All across France, from Paris to Lyons, from Nice to Marseille, the trucks lay across the highways like abandoned toys. Not just one or two trucks, but three, four, five of them in each blockade, nosing together - the cameras showed - at odd angles as if a bored child had been trying to shape a new letter in the alphabet.
Their very arrangement was passionately untidy - passionately unreasonable. With the logic the French are famous for, a government spokesman protested: ''The roads must be opened. Traffic must be normal. This is the voice of reason.''
Once upon a time, way back in the middle of February, French truckers had been as reasonable as anybody else, especially the drivers of the rigs crawling up the Alps in low gear. Think of the reasonableness, the patience, it takes to do that! Then, as all those trucks approached the Mont Blanc tunnel, panting, ''Je pense que je peux'' (''I think I can''), suddenly everything stopped. The customs officers, it seems, had gone on a slowdown strike - without anybody in Paris telling them they were defying the voice of reason.
What dangerous folly this was! Can any of us civilians conceive what it means for a trucker to be forced to stop? Every driver of every vehicle becomes possessed by his or her own momentum - to move, and keep on moving. With every mile, you get a little more in the rhythm of the road, as if the road were moving and you were only keeping up. You must negotiate the oncoming curve, climb the next hill - complete the trip. To be asked to stop is like slamming the keyboard cover on a pianist in mid-arpeggio.
But, of all the wanderers in the grip of their journeys, truck drivers have to be the most compulsive. Sun sets. No matter. The next day dawns. Avanti! Only policemen or mechanical failure or the sight of other trucks at a truck stop can persuade these long-distance runners to take a breather.
When the customs officers, in effect, held up a white-gloved hand to the rigs converging on the Mont Blanc tunnel, a profoundly unnatural act occurred. These vehicles, of all vehicles, had to stop, like becalmed sailing ships dead in the water. Men who knew nothing but the bump and jiggle, the basso life-vibrations of their trucks, were made to sit still and think while their cargoes rotted.
The truckers thought. They thought, we are told, of the high tax on fuel. They thought of the restrictions on weekend trucking. Halted in the long shadow of a customs station, they thought of the ensnarling red tape of a border crossing.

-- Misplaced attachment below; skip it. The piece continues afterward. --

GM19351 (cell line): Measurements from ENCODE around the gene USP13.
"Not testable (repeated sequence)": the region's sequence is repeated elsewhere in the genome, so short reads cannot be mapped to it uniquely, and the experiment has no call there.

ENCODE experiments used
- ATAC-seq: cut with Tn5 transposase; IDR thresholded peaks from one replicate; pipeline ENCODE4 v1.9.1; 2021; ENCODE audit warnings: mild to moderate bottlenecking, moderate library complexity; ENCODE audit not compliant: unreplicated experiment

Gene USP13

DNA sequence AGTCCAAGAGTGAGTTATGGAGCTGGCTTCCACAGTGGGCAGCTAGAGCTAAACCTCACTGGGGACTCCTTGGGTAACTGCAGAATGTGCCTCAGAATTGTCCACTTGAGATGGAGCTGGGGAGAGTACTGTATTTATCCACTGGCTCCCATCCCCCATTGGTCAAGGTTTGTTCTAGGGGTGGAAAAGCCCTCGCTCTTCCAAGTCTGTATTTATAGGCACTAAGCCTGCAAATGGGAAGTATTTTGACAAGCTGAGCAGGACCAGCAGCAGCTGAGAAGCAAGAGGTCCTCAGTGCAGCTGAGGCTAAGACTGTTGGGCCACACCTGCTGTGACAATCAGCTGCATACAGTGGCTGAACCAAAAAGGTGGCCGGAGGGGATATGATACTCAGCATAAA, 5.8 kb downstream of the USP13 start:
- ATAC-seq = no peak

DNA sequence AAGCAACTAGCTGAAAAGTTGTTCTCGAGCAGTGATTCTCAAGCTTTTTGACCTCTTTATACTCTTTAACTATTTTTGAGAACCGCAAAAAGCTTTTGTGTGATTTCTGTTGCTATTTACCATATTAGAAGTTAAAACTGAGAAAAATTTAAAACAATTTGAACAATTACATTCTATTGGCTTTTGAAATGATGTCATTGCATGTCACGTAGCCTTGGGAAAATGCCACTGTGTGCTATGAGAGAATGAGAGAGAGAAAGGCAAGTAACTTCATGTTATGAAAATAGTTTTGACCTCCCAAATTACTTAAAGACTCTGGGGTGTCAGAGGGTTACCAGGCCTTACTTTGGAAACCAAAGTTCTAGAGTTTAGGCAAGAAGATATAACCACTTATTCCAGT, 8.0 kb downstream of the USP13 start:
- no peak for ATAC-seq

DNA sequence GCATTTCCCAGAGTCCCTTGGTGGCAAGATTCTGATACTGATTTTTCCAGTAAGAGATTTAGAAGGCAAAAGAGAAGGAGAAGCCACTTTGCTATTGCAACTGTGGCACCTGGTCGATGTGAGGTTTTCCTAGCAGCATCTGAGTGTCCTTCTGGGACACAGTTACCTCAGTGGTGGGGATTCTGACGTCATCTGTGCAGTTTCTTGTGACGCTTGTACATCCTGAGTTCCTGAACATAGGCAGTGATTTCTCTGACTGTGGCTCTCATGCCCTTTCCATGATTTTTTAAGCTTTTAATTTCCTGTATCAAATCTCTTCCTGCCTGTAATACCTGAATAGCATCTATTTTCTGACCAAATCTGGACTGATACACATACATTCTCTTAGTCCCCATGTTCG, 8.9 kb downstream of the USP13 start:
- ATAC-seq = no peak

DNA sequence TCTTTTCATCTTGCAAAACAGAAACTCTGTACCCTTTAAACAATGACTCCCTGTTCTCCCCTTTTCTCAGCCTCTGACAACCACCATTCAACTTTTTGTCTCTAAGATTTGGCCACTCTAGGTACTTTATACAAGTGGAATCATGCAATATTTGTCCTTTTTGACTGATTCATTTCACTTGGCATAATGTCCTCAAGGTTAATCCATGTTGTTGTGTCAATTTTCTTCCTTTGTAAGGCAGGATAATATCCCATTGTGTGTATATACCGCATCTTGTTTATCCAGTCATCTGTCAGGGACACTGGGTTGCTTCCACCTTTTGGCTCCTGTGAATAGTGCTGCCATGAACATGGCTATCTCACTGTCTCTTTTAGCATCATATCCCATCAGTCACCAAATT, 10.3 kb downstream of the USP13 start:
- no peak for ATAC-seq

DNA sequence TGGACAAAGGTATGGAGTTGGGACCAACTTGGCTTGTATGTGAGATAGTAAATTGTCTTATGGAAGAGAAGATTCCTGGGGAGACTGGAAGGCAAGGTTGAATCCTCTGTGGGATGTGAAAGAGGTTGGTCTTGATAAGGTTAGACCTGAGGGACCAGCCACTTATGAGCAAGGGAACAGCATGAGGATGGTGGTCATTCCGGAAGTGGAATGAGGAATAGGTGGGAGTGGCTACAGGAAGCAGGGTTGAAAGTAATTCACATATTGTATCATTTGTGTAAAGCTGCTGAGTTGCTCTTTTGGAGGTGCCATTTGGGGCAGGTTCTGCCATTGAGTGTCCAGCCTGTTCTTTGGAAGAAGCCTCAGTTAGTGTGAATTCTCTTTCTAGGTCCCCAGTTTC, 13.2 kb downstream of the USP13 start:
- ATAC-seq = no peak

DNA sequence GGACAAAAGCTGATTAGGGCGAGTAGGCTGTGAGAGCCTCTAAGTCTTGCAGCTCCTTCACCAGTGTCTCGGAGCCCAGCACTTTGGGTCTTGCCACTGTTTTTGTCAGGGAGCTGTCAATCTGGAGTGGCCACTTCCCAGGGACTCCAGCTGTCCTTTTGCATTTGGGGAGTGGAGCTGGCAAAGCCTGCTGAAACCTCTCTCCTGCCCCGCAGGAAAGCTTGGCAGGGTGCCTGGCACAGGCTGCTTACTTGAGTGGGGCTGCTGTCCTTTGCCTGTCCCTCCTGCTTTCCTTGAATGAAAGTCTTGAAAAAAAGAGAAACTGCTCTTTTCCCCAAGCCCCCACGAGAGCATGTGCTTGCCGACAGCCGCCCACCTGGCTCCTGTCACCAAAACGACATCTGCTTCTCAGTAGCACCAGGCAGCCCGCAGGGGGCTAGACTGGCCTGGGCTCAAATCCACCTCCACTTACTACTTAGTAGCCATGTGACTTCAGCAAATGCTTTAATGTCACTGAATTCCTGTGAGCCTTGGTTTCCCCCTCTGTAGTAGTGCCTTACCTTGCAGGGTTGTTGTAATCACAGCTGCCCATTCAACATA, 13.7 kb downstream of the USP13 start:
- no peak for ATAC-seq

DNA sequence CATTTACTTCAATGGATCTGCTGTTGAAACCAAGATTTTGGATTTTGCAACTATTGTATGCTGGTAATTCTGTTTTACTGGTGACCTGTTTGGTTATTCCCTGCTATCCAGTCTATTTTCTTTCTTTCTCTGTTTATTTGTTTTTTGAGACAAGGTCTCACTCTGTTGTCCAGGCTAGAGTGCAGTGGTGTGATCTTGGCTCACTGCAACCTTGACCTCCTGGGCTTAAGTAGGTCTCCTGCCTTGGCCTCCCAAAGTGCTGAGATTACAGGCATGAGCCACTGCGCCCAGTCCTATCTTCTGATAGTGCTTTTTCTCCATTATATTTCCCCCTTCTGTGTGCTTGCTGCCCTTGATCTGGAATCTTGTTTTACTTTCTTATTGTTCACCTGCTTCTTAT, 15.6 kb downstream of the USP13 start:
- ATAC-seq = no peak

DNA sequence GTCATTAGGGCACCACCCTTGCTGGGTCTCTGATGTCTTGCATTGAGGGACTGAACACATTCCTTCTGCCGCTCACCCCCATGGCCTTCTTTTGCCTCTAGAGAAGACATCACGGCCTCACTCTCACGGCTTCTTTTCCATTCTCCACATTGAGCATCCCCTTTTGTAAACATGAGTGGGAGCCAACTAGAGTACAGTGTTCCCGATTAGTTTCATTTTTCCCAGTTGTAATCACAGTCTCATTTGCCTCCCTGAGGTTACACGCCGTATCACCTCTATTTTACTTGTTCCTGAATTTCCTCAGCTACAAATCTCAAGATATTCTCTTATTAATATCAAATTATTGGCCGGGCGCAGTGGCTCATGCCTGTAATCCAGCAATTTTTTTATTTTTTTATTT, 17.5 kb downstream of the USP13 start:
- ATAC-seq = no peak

Reviewing their grievances at leisure - hazardous leisure! - the frustrated became the frustraters. They turned their rigs, like soldiers in formation, and thrust them across the road. It was their turn to say: They shall not pass.
The rest, as they say, is history, or at least legend. What began in the Alps spread throughout France, and farther. Some 105 miles of blocked traffic was reported, backing up from Austria into West Germany. About 216,000 people are involved in trucking in France. All of them seemed to be illegally parked. The government declared the strike was an attack not only on ''the authority of the state'' but ''on the structure of society'' itself. No doubt about it. But a public opinion poll found a ''large majority'' supported the truckers.
Never mind the supplies that failed to get through. Never mind the businesses that began to shut down. Never mind the skiers, with their Renaults and Peugeots , stranded in the Alps - truck-bound. For a week the truckers captured the sympathy of the French.
When the press reached him, the French trucker had his own scenario ready. This was ''the revolt of the imbeciles.'' Anybody had to be an ''idiot'' to drive a truck 55 hours a week while the government employees tut-tutting at him worked 38 hours for more pay, and earlier retirement.
After a week the truckers straightened out their rigs and rolled on, with no specific concessions granted to them. But they could no longer say, as one had said in the beginning, ''I am nothing. I don't count.'' And if they saw themselves as more human, cutting in on a little liberte, egalite, and fraternite, that was the good part.
In any case, life will never be the same for French truckers or those they serve, who have learned that when you stop a truck, history really rolls. The voices of reason could make a nice French aphorism out of that.